Aurora Branch Barn c.2020

36′-0 x 44′-0 x 30′-0 New World Dutch(ish) Barn joined in eastern white pine.

The pattern of the framing is inspired and based upon the barn framing typical of Dutch immigrant farms in the Hudson River Valley north of New Amsterdam (later New York) and most of the lands in what was to later become New Jersey from about 1630 to 1825. These early barns were reminiscent of the barn types in the Netherlands, but were soon modified to take advantage of the vast timber resources of the New World.

The most prominent feature of those barns, and this barn as well, are the very large “anchor beams” that bind the arcade posts across the central aisle, or nave. They tend to be very large in section, set relatively low over the central floor, and have massive through-tenons secured with both trunnels and wedges. The assemblage of the arcade posts and the anchor beams form the central core of the barn and support and resist the majority of the imposed loads. These “H” shaped cross-frames are joined longitudinally one to another with timbers called “manger beams”. Typically the more narrow aisles, flanked by these beams, were used for livestock. Historically, and in this case as well, the primary entrances are in the gable walls via large wagon doors that align with the central aisle or nave. The cupola on this barn is not typical of the classical Dutch form, but has been added as an architectural feature.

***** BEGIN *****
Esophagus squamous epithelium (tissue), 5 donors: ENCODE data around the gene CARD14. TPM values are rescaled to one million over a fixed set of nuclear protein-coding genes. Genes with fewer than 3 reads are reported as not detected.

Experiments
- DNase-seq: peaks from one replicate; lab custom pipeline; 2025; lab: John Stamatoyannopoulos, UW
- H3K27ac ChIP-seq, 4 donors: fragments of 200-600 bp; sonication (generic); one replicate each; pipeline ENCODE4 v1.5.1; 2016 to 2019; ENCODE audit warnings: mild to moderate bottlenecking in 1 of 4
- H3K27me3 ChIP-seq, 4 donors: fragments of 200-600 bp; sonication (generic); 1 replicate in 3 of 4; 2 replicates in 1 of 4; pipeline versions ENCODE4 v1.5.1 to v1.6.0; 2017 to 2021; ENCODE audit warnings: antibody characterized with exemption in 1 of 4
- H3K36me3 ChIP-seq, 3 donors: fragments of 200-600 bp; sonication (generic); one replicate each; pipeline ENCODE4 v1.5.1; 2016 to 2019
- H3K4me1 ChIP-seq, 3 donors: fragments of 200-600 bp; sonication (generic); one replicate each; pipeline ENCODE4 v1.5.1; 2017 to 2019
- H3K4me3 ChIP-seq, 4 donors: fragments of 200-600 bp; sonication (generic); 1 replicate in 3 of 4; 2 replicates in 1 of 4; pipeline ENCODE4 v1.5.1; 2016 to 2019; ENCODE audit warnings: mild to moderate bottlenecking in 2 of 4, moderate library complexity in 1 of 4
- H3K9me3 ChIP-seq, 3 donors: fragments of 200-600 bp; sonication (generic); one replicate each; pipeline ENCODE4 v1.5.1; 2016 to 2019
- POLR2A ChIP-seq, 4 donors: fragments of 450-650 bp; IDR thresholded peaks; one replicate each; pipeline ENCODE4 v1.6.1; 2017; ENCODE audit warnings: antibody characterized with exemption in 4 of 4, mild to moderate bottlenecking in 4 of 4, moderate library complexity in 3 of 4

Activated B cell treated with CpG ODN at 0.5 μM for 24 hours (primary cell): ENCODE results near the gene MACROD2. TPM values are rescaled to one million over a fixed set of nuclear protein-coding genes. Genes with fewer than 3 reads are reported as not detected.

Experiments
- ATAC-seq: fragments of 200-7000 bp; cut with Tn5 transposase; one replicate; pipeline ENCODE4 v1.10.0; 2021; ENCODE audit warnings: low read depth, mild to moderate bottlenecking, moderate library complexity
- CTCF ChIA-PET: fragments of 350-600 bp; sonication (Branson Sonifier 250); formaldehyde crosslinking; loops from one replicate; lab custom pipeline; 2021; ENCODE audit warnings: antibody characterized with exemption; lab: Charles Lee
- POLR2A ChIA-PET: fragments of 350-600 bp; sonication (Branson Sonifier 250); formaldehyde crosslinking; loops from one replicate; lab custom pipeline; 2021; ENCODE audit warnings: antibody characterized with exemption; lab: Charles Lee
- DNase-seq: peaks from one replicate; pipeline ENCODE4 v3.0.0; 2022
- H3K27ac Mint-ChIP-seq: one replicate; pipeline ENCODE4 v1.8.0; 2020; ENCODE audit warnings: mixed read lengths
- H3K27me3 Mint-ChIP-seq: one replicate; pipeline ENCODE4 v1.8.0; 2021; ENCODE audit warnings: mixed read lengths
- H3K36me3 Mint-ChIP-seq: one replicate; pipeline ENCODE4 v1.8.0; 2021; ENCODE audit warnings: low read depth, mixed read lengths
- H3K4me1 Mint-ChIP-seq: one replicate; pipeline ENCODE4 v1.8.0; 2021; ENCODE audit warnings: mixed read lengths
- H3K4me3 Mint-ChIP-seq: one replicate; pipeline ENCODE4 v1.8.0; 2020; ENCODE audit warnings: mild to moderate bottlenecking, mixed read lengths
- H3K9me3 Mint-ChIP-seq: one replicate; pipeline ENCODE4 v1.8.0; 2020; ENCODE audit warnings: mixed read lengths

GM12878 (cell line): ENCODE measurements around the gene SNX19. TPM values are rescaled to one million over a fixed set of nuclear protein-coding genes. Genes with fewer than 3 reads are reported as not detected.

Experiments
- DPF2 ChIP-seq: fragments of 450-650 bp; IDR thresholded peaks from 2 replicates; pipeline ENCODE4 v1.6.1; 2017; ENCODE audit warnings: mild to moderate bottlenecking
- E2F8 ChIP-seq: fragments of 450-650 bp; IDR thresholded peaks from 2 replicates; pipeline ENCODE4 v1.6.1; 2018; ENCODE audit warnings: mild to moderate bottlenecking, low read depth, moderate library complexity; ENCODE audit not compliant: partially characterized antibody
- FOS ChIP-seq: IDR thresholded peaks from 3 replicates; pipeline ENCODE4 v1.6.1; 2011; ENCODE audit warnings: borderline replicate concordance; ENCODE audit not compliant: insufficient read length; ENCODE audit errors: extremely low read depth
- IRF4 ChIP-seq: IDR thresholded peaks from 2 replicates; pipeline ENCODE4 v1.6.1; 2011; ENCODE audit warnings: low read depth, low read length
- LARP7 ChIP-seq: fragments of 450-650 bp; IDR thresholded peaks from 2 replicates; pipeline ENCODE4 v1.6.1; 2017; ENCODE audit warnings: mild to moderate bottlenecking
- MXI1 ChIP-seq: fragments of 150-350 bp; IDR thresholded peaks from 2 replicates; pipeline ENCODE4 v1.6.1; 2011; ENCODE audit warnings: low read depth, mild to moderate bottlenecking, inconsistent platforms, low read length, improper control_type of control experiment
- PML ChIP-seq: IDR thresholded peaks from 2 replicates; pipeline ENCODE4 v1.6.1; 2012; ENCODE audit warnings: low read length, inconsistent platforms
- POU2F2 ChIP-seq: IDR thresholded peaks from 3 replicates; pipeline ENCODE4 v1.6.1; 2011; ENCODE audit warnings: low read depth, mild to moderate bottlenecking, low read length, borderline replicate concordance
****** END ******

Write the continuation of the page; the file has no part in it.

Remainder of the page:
This project was in cooperation with Payne & Tompkins Design•Renovations of Chardon, Ohio.   For more photos, please use this link:  Payne & Tompkins, Mortise and Tenon Timber Structure